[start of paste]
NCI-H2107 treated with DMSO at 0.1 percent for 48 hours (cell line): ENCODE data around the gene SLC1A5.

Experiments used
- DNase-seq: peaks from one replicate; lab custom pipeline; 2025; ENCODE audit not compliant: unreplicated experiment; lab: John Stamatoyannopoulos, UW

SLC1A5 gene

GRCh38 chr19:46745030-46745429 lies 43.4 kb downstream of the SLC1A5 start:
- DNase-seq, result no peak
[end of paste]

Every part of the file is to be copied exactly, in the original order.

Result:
NCI-H2107 treated with DMSO at 0.1 percent for 48 hours (cell line): ENCODE data around the gene SLC1A5.

Experiments used
- DNase-seq: peaks from one replicate; lab custom pipeline; 2025; ENCODE audit not compliant: unreplicated experiment; lab: John Stamatoyannopoulos, UW

SLC1A5 gene

GRCh38 chr19:46745030-46745429 lies 43.4 kb downstream of the SLC1A5 start:
- DNase-seq, result no peak